Wednesday, February 15, 2017


It was Nelson Algren who, in A Walk on the Wild Side, wrote. "Never play cards with a man called Doc. Never eat at a place called Mom's. Never sleep with a woman whose troubles are worse than your own."

I am in the clear with the first of these rules, although if you’d ever played cards with my Uncle Frank, you might well have thought he could and should have been called Doc.  The third rule is a subject for another time, but until last month I could safely say that I’d never eaten at a place called Mom’s.

And then I went to Pahrump, Nevada where Mom’s is regarded by many as the best place in town to have breakfast.  It took a little finding but a local pointed me in the right direction, “It’s up the hill by the jail” and so it was.

The breakfast was good, the place was friendly, and those potatoes you see below were a knockout. 

However it was the men’s bathroom that I’m really going to remember. It looked like this: all custom cars, and a fake (perhaps homage to) Von Dutch. 

I know there’s a widely held opinion that if you don’t like the look of a restaurant’s bathroom, you’d definitely better not see the kitchen.  Sounds reasonable.  But I really liked the bathroom at Mom's, and if there’s as much attention to detail in the kitchen as in the bathroom then I think Mom’s is onto a winner.

Anyway, this Mom’s business has been on my mind recently, partly because I’ve been listening to music by Carl Stone, not least an album of his titled Mom’s, released in 1992.

Carl Stone, should you need bringing up to speed, is an American, avant-garde, electronic composer who uses sampling, looping, musical fragments that go in and out of phase, repetition, and endurance.  The overall effect is amazingly, sometimes mystically, uplifting and transporting.  I gather he divides his time between California and Japan, where he’s on the faculty of the Department of Media Engineering at Chukyo University.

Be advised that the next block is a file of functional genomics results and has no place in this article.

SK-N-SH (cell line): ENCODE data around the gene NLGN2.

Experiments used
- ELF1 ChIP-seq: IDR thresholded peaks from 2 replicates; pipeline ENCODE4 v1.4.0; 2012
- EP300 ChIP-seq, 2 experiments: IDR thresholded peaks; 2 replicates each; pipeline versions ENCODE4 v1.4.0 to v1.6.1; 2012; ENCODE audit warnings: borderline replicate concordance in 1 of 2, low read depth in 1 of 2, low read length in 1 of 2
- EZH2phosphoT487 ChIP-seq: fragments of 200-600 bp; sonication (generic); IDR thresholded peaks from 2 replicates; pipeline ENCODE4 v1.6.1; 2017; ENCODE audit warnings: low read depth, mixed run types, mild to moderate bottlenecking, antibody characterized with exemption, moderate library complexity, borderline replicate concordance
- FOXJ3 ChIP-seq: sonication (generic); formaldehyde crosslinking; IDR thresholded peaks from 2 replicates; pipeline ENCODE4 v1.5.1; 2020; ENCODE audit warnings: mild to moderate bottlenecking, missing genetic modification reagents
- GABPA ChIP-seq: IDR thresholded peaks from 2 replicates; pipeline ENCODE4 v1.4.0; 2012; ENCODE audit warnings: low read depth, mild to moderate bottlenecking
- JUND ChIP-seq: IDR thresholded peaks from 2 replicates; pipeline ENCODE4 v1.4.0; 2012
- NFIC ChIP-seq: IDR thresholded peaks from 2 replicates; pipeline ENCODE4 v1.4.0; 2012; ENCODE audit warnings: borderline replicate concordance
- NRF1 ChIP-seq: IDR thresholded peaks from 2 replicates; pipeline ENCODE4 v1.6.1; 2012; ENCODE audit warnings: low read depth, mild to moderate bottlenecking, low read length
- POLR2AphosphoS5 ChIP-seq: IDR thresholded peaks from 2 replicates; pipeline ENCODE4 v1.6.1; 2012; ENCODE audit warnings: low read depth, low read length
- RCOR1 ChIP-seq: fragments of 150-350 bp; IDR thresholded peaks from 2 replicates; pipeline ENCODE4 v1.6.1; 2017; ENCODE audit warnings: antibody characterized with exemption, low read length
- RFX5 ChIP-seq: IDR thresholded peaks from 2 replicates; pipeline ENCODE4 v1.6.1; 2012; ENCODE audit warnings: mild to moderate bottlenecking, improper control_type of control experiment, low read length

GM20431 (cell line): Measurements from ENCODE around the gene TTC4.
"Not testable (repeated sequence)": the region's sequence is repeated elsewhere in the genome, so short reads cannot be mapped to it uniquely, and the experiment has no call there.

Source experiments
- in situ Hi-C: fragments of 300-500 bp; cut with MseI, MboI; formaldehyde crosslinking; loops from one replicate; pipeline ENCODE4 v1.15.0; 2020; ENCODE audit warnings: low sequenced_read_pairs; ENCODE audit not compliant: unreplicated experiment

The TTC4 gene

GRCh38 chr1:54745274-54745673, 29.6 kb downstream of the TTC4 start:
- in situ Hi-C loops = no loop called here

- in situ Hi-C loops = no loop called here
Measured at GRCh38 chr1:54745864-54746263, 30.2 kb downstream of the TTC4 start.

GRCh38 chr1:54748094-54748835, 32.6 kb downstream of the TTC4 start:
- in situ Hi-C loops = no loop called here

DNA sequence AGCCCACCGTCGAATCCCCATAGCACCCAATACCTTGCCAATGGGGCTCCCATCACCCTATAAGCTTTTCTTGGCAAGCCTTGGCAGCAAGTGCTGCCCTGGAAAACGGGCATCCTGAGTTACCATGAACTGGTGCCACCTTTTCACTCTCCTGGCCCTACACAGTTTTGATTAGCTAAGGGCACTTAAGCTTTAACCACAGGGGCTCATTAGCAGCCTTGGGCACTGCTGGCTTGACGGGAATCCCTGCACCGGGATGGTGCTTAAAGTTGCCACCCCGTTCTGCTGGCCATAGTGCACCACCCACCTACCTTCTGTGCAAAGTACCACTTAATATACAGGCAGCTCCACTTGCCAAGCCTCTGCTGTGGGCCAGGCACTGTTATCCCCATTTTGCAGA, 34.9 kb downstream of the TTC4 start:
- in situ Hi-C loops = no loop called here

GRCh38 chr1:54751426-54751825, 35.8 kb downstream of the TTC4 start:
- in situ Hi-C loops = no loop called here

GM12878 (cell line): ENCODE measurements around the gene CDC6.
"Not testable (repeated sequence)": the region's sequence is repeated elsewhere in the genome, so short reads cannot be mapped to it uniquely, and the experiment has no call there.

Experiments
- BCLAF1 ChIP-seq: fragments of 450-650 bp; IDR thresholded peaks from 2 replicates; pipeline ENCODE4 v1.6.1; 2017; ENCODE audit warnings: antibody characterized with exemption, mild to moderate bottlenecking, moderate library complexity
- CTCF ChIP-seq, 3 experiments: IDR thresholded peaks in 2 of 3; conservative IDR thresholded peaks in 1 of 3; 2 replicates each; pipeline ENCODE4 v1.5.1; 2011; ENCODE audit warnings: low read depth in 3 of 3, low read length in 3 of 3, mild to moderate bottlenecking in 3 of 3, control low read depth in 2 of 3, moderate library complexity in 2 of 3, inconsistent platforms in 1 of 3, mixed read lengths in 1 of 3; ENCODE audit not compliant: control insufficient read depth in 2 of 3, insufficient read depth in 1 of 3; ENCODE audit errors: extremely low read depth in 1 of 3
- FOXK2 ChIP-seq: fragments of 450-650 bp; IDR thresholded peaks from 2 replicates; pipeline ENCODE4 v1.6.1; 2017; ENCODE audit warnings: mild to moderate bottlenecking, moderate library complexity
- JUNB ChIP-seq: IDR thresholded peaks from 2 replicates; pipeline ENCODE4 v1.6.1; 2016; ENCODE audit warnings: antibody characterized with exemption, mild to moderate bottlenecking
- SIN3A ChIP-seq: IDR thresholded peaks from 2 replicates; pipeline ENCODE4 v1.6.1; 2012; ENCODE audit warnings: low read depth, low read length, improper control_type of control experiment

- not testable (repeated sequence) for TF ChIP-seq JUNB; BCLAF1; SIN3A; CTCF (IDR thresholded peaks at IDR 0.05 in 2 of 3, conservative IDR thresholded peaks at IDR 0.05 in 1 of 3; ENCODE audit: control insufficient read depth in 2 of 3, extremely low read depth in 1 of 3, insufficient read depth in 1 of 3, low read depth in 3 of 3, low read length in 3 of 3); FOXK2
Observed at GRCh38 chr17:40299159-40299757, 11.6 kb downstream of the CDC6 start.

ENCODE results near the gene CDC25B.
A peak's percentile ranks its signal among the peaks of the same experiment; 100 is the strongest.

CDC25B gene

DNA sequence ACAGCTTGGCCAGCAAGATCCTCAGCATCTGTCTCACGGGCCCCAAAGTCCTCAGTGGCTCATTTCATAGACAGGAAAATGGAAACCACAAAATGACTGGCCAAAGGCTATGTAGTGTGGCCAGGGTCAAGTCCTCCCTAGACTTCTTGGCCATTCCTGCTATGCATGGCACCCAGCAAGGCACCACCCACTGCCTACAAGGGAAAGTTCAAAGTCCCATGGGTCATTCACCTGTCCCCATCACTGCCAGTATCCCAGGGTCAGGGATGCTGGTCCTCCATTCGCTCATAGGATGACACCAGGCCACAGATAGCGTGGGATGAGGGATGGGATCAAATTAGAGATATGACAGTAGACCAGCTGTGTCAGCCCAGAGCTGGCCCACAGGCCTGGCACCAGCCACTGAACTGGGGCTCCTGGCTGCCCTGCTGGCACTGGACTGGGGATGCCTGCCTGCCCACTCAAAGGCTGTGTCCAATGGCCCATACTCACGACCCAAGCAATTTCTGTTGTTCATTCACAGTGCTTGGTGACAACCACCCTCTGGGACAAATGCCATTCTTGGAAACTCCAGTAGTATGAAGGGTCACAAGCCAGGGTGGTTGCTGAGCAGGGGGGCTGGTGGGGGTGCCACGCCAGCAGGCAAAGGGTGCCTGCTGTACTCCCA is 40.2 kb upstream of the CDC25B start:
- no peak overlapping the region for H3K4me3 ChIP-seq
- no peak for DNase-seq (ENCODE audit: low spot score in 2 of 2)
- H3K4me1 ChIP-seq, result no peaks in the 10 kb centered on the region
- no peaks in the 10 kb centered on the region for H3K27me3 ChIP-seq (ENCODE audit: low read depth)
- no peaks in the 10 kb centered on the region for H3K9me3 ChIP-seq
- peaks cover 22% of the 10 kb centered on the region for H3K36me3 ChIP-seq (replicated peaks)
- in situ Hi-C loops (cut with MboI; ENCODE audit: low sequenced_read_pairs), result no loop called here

But here’s the psychogourmet part: a lot of his compositions are named after restaurants, many of them from Los Angeles.  The compositions on the album Mom’s are titled Banteay Srey, Gadberry’s, Shing Kee, Chao Nue, and of course Mom’s.

I’ve been trying to research these restaurants, and my research is admittedly patchy, but I’ve not been able to find a Los Angeles restaurant named Shing Kee – though there’s certainly one in San Francisco.  (In fact I discover from Mr Stone himself that the Shing Kee in question was in New York's Chinatown, but the restaurant is gone). And there are a lot of places around the world named Banteay Srey (it being a 10th century Cambodian temple) but again I haven’t been able to track one down in the City of Angels.  Internet know-it-alls may be able to help me out here.

On the other hand I do know that Gadberry’s was a barbecue joint in downtown LA, on Broadway, though it’s long gone.  And Chao Nue was a northern Thai restaurant on West 9th Street, though I can’t find a review later than 1990.

However Mom’s Bar.B.Q is still there on the Imperial Highway in Westminster.  Hurrah! It doesn’t look exactly the same as in the album cover image (which is hardly surprising given the passage of time), but it sure looks like the same place.

I claim no acquaintance with Carl Stone beyond Facebook, but I do find his postings there more interesting most, since they consist largely of photographs of his meals, many of them eaten in Japan.  This kind of thing:

And I also just found on Facebook (and it didn’t take much finding – Stone himself put it there), this quotation from Jonathan Gold:  "Spicy Asian cooking is to Carl Stone what the Immortal Beloved was to Beethoven, what opium was to Berlioz - an eternal source of inspiration."

Carl Stone’s latest album (and I’m not trying to come off like a big shot but I yes, I have it on vinyl, signed by the man himself in both English and Japanese) is Electronic Music from the Seventies and Eighties.  Thanks to liner notes by Jonathan Gold I now know that at least two of the titles refer to Los Angeles restaurants – Gold also makes a comparison between sampling sounds and sampling food (sounds coherent to me).  

The two restaurants are Dong Il Jang – Korean, and Shibucho – a sushi place, both still very much in business.  Below is chef Shigeru Kudo of Shibucho with Ron Wood.  Music and food make for some strange bedfellows, but I suppose we always knew that.

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